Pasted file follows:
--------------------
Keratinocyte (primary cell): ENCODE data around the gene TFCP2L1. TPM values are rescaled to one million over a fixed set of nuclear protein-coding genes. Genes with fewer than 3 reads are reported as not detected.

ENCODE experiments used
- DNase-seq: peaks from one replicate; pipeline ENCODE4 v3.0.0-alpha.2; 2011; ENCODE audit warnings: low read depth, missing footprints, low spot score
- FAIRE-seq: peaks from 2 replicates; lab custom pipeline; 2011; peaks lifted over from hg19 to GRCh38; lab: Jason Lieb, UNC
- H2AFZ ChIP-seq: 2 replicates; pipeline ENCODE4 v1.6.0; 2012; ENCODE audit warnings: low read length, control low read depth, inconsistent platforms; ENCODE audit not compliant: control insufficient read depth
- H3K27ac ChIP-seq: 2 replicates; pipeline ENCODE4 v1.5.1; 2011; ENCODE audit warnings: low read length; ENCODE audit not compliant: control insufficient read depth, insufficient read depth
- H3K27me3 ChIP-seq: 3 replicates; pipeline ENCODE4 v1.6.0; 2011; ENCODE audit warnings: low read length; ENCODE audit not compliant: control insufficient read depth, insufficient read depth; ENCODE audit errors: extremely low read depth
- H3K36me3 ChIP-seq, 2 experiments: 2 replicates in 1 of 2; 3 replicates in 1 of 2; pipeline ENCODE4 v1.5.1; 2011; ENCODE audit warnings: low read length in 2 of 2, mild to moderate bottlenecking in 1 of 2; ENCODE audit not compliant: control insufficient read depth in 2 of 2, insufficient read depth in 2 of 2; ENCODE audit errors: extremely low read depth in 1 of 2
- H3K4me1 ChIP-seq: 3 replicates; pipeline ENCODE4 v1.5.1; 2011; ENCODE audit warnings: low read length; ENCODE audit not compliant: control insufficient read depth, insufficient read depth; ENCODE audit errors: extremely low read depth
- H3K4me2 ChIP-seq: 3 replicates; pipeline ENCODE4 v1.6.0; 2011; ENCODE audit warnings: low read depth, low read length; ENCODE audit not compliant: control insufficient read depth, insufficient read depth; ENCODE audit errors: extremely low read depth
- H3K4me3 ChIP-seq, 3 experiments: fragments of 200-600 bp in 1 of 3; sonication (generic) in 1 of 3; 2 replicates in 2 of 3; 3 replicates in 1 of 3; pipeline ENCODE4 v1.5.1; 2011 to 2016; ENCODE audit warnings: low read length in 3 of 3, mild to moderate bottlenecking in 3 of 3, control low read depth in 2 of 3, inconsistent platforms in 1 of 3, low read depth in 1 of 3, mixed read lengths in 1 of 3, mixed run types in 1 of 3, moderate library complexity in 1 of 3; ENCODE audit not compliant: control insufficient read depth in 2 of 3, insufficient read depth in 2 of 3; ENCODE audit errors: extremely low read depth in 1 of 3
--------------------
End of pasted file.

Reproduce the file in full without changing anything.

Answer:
Keratinocyte (primary cell): ENCODE data around the gene TFCP2L1. TPM values are rescaled to one million over a fixed set of nuclear protein-coding genes. Genes with fewer than 3 reads are reported as not detected.

ENCODE experiments used
- DNase-seq: peaks from one replicate; pipeline ENCODE4 v3.0.0-alpha.2; 2011; ENCODE audit warnings: low read depth, missing footprints, low spot score
- FAIRE-seq: peaks from 2 replicates; lab custom pipeline; 2011; peaks lifted over from hg19 to GRCh38; lab: Jason Lieb, UNC
- H2AFZ ChIP-seq: 2 replicates; pipeline ENCODE4 v1.6.0; 2012; ENCODE audit warnings: low read length, control low read depth, inconsistent platforms; ENCODE audit not compliant: control insufficient read depth
- H3K27ac ChIP-seq: 2 replicates; pipeline ENCODE4 v1.5.1; 2011; ENCODE audit warnings: low read length; ENCODE audit not compliant: control insufficient read depth, insufficient read depth
- H3K27me3 ChIP-seq: 3 replicates; pipeline ENCODE4 v1.6.0; 2011; ENCODE audit warnings: low read length; ENCODE audit not compliant: control insufficient read depth, insufficient read depth; ENCODE audit errors: extremely low read depth
- H3K36me3 ChIP-seq, 2 experiments: 2 replicates in 1 of 2; 3 replicates in 1 of 2; pipeline ENCODE4 v1.5.1; 2011; ENCODE audit warnings: low read length in 2 of 2, mild to moderate bottlenecking in 1 of 2; ENCODE audit not compliant: control insufficient read depth in 2 of 2, insufficient read depth in 2 of 2; ENCODE audit errors: extremely low read depth in 1 of 2
- H3K4me1 ChIP-seq: 3 replicates; pipeline ENCODE4 v1.5.1; 2011; ENCODE audit warnings: low read length; ENCODE audit not compliant: control insufficient read depth, insufficient read depth; ENCODE audit errors: extremely low read depth
- H3K4me2 ChIP-seq: 3 replicates; pipeline ENCODE4 v1.6.0; 2011; ENCODE audit warnings: low read depth, low read length; ENCODE audit not compliant: control insufficient read depth, insufficient read depth; ENCODE audit errors: extremely low read depth
- H3K4me3 ChIP-seq, 3 experiments: fragments of 200-600 bp in 1 of 3; sonication (generic) in 1 of 3; 2 replicates in 2 of 3; 3 replicates in 1 of 3; pipeline ENCODE4 v1.5.1; 2011 to 2016; ENCODE audit warnings: low read length in 3 of 3, mild to moderate bottlenecking in 3 of 3, control low read depth in 2 of 3, inconsistent platforms in 1 of 3, low read depth in 1 of 3, mixed read lengths in 1 of 3, mixed run types in 1 of 3, moderate library complexity in 1 of 3; ENCODE audit not compliant: control insufficient read depth in 2 of 3, insufficient read depth in 2 of 3; ENCODE audit errors: extremely low read depth in 1 of 3